Our trip to south-east Asia this winter is very different for us in at least a couple of important ways. First, as we are back-pack virgins we are going to have to get used to carrying our gear on our backs instead of each dragging a wheeled suitcase around. And second, our usual practice is to fly to each major destination and then hire a car to drive around to get aquainted with the area. This trip, however, once we touch down in Kuala Lumpur airport, we will only have one flight within SE Asia before we fly out of Bangkok on March 10th on our way home. We will be taking the train as much as possible and, where we can’t, we will take the bus or a boat. Not only will this give us a good opportunity to see plenty of the countryside, but I get the chance to keep up with my writing (hopefully).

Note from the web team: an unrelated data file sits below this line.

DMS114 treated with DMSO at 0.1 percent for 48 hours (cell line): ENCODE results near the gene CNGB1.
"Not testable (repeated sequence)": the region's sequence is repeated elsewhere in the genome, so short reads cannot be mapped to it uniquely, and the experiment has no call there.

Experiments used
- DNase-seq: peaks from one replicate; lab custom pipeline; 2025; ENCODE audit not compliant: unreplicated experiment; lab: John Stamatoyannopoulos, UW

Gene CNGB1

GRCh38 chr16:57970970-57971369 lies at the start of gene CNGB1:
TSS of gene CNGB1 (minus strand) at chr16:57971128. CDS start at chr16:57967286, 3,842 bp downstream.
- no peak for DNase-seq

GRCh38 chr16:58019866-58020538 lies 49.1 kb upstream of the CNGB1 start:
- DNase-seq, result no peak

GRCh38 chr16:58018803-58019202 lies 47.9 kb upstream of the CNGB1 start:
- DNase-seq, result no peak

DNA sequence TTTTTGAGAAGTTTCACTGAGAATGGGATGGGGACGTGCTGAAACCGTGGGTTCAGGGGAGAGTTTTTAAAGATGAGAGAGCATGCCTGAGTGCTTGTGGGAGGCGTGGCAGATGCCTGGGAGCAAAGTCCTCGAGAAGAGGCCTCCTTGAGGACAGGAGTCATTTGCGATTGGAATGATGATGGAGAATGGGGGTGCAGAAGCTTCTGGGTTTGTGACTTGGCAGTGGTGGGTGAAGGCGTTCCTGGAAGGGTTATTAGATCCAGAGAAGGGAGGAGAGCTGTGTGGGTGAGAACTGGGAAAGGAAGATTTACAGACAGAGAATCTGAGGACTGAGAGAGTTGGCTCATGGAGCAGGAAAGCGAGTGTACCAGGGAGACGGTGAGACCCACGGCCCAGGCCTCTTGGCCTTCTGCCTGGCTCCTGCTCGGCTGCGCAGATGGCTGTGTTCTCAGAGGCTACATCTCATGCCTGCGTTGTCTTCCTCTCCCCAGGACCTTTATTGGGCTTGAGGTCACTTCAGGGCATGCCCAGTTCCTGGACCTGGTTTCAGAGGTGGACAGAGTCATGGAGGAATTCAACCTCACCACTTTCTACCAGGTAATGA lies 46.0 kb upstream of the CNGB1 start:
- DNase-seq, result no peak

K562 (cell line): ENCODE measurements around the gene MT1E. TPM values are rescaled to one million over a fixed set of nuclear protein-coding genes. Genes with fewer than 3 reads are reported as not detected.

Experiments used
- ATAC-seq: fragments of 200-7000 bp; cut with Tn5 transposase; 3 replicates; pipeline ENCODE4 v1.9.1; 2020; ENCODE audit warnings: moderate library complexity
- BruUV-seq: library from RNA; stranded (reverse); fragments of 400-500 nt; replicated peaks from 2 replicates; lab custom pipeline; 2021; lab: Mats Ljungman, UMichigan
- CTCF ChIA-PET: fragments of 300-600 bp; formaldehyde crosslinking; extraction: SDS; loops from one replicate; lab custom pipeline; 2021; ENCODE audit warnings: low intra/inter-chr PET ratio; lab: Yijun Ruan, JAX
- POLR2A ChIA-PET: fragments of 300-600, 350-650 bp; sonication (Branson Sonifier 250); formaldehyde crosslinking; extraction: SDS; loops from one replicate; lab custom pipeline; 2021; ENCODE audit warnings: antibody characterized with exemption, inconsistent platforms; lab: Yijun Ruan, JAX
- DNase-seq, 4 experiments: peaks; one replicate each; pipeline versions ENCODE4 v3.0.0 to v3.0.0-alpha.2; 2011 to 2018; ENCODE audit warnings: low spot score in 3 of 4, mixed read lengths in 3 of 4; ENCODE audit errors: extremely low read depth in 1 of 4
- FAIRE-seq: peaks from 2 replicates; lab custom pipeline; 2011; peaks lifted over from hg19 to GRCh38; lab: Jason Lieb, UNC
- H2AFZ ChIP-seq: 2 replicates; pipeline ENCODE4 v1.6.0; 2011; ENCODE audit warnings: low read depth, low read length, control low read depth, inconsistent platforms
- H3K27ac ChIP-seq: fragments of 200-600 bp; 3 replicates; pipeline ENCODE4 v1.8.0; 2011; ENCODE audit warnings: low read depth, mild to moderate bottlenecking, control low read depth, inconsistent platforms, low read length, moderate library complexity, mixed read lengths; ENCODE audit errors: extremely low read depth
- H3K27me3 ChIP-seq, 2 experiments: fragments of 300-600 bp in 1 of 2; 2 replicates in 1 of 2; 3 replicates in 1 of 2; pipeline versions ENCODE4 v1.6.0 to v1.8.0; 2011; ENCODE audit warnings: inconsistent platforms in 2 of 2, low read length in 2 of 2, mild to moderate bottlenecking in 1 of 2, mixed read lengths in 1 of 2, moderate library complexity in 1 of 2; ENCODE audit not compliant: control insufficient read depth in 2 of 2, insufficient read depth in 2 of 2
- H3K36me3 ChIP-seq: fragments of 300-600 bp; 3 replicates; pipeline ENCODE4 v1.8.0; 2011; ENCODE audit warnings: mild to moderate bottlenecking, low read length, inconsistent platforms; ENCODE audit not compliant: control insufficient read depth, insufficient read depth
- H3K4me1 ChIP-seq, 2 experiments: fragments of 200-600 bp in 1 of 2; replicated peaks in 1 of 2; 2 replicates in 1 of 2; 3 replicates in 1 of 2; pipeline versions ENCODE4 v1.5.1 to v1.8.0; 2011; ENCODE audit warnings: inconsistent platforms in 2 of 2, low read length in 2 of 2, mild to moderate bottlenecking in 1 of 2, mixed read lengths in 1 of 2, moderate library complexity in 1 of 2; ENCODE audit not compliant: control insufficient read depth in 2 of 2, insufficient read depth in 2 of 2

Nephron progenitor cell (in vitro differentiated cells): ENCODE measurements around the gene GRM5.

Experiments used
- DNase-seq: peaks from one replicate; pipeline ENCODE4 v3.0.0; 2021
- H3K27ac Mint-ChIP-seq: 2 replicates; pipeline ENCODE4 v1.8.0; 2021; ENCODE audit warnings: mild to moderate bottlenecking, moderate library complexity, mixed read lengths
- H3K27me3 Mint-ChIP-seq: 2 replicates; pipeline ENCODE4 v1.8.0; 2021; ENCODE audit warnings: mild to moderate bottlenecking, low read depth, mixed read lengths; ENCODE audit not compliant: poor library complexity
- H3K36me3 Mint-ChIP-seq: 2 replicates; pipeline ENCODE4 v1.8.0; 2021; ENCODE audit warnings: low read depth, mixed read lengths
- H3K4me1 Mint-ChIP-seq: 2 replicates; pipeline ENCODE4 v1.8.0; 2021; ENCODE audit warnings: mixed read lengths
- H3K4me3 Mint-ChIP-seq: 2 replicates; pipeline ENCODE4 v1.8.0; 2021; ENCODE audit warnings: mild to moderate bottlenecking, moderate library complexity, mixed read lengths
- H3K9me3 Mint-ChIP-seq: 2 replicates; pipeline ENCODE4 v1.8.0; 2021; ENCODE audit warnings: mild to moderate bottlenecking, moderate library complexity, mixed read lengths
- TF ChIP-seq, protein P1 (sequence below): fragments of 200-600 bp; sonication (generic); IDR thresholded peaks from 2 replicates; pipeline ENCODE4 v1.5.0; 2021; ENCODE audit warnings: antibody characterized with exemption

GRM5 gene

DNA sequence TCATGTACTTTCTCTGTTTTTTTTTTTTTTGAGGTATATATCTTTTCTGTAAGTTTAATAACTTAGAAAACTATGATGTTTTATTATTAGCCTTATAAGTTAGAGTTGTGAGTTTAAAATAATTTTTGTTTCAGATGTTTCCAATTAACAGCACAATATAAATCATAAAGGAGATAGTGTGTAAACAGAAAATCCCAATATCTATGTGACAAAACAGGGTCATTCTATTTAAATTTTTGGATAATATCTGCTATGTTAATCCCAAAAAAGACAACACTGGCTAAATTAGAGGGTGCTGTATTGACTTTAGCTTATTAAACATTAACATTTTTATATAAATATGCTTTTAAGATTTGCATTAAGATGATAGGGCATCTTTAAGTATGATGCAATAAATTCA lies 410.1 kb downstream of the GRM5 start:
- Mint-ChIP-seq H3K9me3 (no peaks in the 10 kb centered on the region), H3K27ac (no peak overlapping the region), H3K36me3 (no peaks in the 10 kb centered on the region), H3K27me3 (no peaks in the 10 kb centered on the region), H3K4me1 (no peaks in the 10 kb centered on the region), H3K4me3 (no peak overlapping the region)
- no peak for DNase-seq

Indeed, we began our journey from home today exactly as we wanted to proceed – only getting a lift down the mountain-side to the coast, from our wonderful neighbours (who were gracious enough to be smiling when they collected us this morning at 7am). We then caught the bus to Malaga where we boarded the direct connection to Madrid.
Once we had left the coast and the snow-capped Sierra Nevada mountains behind, the rolling landscape soon revealed its precious secret – millions of olive trees. Because of the nature of the countryside, these olives can be picked mechanically instead of the method used nearer to our home where each tree has to be whacked manually with a big stick. Three countries are the major olive oil producers in the world. First is Spain, second is Italy and third is Greece. Together, they produce more than 75% of the world production – and it was easy to see how, when we were driving through Jaen province today. There were lines and lines of trees as far as the eye could see, for mile after mile.
Anyway, I shall bid you adios from the Spanish capital, Madrid. We fly to Kuala Lumpur tomorrow lunchtime (via Jordan), so next time I chat with you, we will be in Malaysia,